Why it's vital to keep an eye on worldwide and UK inflation rates
Day by day, a plethora of official economic statistics is released, building into a vast data set. In just one month, from mid-October to mid-November, Bloomberg recorded 585 major data releases for G8 economies, with a further 175 revisions to previous data. Extending this to the G20 produces nearly 1,000 separate data points.
We believe that one specific sub-set will be by far the most important to monitor during 2018: figures for the US, EU and UK inflation rates. While other data may have a tangential impact on worldwide or UK inflation and sometimes be used as a leading indicator, this relationship can vary. There is little substitute for the inflation numbers themselves, even if we accept that the statistics may not be a full reflection of price pressures in an economy. Their impact will be magnified during 2018.
The importance of monitoring the inflation forecast
Financial assets and equity markets have enjoyed strong performance for two main reasons. The first is the global economic recovery, which gathered strength during 2017. The second is that the world’s leading central banks have continued to underwrite financial markets by extending emergency monetary support measures. ‘Peak stimulus’ has already been seen and the US, EU and UK are all reducing the scope of their support. Depending on how worldwide and UK inflation responds moving forward, the support which many financial assets have enjoyed would be at risk if central banks feel the need to remove their policy support more quickly than expected.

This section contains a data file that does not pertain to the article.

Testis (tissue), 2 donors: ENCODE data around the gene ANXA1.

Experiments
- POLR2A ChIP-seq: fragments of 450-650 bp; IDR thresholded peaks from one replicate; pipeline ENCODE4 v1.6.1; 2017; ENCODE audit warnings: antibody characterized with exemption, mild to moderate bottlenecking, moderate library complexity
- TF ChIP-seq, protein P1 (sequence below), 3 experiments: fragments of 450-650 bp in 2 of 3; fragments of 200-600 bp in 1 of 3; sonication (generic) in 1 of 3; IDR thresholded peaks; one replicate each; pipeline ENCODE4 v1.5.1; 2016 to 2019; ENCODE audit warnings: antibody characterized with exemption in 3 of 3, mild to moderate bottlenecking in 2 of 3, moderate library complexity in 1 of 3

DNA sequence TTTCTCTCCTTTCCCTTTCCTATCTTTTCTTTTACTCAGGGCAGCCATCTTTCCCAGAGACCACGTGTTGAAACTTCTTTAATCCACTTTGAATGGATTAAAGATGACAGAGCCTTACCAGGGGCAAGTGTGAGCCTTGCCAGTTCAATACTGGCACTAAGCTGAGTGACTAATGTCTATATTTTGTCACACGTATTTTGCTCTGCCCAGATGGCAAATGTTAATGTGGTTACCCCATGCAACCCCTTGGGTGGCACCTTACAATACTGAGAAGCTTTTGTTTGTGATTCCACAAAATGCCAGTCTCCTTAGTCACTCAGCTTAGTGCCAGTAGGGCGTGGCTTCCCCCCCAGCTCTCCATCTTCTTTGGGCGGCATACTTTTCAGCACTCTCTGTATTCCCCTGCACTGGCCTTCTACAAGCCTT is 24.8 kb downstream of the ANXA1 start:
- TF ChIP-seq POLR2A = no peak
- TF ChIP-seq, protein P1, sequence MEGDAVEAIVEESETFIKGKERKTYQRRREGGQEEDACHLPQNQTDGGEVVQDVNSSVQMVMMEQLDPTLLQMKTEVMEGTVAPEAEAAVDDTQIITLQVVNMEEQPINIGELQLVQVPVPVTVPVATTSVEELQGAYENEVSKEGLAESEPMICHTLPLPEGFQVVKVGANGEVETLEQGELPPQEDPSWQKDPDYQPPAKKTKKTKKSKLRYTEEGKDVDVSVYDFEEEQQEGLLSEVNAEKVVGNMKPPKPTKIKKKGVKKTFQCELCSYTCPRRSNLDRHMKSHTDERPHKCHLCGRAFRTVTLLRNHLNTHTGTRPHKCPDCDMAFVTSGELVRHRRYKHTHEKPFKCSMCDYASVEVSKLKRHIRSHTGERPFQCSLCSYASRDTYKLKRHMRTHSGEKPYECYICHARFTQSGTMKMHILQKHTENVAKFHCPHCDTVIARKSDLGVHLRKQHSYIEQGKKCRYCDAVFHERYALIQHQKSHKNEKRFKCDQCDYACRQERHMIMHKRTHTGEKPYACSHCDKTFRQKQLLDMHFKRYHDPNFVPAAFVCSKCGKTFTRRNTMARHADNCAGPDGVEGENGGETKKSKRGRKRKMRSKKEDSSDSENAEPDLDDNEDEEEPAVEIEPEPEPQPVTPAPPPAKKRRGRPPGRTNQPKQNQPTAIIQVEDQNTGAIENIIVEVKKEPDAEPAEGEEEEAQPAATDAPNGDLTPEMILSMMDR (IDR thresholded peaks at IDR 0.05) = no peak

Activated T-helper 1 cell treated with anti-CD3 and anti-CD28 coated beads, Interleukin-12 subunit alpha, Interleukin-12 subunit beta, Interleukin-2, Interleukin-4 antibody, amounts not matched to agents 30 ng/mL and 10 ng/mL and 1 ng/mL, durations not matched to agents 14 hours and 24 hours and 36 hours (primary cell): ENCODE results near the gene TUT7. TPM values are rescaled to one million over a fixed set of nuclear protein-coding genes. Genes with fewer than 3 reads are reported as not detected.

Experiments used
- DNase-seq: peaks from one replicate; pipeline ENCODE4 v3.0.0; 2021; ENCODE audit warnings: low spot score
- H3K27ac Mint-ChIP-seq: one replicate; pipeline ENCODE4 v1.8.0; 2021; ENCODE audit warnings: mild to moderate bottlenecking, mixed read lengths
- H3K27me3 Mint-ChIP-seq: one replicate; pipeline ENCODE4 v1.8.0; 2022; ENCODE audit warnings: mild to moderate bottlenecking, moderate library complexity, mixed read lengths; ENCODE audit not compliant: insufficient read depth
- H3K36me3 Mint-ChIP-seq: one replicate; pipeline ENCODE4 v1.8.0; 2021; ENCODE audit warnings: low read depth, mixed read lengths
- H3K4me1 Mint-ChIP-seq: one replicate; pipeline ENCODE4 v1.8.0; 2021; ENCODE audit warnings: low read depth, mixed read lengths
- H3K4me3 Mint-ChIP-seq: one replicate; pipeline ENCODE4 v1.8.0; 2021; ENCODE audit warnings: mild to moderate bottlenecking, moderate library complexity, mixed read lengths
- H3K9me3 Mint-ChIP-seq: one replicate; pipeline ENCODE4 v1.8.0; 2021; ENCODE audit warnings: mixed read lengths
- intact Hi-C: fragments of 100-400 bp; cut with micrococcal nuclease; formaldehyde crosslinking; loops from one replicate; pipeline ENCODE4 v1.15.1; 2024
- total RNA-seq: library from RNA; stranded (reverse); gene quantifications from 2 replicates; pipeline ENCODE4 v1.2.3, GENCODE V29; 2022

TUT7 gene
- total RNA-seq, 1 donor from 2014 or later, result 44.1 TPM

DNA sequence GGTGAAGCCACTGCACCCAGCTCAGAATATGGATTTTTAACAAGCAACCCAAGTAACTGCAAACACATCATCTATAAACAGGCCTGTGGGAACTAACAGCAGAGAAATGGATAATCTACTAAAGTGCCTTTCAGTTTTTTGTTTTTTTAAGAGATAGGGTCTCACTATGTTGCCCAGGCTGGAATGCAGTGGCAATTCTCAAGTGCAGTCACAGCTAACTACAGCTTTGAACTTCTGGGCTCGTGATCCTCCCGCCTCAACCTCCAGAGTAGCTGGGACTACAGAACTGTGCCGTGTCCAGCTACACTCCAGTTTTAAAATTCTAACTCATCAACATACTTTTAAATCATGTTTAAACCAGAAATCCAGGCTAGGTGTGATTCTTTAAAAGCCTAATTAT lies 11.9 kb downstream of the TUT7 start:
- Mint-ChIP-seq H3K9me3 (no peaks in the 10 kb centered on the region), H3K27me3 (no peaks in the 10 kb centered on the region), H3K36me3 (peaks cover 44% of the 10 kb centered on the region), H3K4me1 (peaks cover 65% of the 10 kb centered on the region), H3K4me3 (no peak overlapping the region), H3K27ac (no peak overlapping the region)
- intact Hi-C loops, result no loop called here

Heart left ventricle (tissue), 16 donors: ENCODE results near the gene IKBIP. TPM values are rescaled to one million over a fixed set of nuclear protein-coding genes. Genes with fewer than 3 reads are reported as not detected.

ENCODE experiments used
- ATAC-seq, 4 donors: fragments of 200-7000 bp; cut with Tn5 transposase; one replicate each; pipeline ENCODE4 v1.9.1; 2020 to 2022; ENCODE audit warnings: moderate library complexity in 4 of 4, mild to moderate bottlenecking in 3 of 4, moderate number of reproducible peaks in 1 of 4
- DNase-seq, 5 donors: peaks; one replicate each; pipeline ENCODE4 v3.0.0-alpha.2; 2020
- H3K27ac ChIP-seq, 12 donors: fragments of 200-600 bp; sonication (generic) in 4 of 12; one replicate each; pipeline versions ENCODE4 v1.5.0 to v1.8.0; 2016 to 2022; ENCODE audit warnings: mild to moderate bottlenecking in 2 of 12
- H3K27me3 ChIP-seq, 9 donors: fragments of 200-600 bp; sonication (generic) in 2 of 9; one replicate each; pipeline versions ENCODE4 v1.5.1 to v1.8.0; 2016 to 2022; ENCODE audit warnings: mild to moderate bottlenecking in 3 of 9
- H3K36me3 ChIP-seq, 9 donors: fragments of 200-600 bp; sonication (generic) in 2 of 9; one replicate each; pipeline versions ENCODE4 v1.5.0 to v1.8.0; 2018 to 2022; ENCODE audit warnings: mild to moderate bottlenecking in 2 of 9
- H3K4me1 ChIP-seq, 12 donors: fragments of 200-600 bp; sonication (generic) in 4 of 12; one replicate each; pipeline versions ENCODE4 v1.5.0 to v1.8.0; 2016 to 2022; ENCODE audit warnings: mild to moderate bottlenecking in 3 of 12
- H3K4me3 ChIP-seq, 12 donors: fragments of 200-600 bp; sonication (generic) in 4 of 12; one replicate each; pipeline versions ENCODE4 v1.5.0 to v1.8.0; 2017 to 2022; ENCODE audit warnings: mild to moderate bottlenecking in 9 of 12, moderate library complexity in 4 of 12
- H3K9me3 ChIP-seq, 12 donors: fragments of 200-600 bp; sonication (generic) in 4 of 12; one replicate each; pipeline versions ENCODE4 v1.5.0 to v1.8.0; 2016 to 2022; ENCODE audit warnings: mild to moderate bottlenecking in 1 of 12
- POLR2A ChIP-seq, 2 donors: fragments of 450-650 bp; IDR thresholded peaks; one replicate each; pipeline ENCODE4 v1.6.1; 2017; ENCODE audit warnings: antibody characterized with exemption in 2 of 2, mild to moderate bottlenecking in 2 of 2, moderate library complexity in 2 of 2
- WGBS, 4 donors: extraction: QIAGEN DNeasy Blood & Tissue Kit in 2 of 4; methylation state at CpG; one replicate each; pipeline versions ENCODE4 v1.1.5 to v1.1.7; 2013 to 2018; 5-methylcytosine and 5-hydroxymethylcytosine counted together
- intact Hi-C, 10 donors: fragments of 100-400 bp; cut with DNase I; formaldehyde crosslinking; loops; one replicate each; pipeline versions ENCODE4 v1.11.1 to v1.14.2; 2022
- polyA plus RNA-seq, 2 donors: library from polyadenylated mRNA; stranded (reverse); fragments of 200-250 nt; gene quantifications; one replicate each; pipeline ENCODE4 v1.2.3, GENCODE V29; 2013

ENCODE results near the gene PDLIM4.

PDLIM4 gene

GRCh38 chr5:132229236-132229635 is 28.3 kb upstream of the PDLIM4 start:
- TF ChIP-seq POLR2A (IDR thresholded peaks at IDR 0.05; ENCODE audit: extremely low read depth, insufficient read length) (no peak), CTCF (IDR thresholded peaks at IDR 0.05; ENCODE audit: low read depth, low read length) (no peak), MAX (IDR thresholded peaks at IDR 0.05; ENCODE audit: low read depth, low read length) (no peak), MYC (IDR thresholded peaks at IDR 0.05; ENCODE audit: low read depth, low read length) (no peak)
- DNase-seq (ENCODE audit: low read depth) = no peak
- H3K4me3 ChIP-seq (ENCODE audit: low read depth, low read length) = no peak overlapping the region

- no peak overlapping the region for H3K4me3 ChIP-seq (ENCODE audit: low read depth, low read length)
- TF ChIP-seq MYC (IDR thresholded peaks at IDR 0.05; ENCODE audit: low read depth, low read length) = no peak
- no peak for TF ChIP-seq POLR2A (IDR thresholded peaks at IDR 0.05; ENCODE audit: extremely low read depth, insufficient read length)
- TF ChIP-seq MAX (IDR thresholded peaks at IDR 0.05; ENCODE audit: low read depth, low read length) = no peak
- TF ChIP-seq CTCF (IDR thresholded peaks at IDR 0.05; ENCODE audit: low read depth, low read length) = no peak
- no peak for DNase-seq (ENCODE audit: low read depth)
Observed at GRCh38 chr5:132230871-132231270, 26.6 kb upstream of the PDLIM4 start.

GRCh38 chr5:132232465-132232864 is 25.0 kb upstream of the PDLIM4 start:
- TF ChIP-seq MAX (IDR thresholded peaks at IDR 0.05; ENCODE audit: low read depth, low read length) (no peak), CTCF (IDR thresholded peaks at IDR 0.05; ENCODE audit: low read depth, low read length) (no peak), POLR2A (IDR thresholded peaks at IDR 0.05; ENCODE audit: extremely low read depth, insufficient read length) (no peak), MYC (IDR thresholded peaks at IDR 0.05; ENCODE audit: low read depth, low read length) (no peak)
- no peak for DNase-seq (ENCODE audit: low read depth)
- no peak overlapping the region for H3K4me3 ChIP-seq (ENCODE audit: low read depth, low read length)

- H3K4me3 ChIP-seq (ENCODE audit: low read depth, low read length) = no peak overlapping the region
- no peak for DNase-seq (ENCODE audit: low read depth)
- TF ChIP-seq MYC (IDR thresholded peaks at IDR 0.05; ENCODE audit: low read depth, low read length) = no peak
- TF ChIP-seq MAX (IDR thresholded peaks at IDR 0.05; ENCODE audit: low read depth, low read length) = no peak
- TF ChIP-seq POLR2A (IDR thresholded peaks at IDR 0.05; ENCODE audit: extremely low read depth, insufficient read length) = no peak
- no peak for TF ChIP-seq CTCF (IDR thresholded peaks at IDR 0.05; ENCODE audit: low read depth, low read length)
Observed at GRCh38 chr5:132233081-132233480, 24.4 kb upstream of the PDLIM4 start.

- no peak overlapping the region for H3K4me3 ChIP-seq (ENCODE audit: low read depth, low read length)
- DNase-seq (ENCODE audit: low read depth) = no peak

What do policymakers think about the inflation figures?
Policymakers are confused about why higher inflation has not already reared its head, given the underlying strength of the global economy and low levels of unemployment.
As Janet Yellen commented in September, “we should be wary of moving too gradually (on raising interest rates) … potentially creating an inflationary problem down the road that might be difficult to overcome without triggering a recession.”
Why haven't inflation rates risen already?
The reasons why US, EU and UK inflation rates haven’t already increased has been the subject of intense debate, with questions asked about whether the inflation-dampening forces are structural or cyclical. If structural, inflation could be expected to remain relatively subdued. However, if it's because of temporary forces, such as spare capacity in the economy (the under-utilisation of labour and capital that could be put to work to boost output), we may be set for a period of higher worldwide and UK inflation as this slack has now been depleted. This mindset has implications for how quickly and aggressively central banks will feel they need to move.
It appears that Consumer Price Inflation (CPI) bottomed in 2015, although core-CPI (excluding food and energy) has flatlined in the US and EU over the past three years. Only the core measure of UK inflation has registered any acceleration.
Schools of thought: the hawks
Those who believe that price pressures may increase, and that the inflation-dampening forces are temporary, often argue that the low jobless rate and steady increase in employment will feed through to wages which, in turn, will put pressure on inflation rates. US unemployment stands at 4.1% – a rate not seen since 1999/2000 – and initial unemployment claims have been on a firm downtrend since the end of the global financial crisis. Meanwhile spare labour capacity has been cut, as shown by the diminishing number of people marginally attached to the labour force, or who are working part time but are available for full-time work.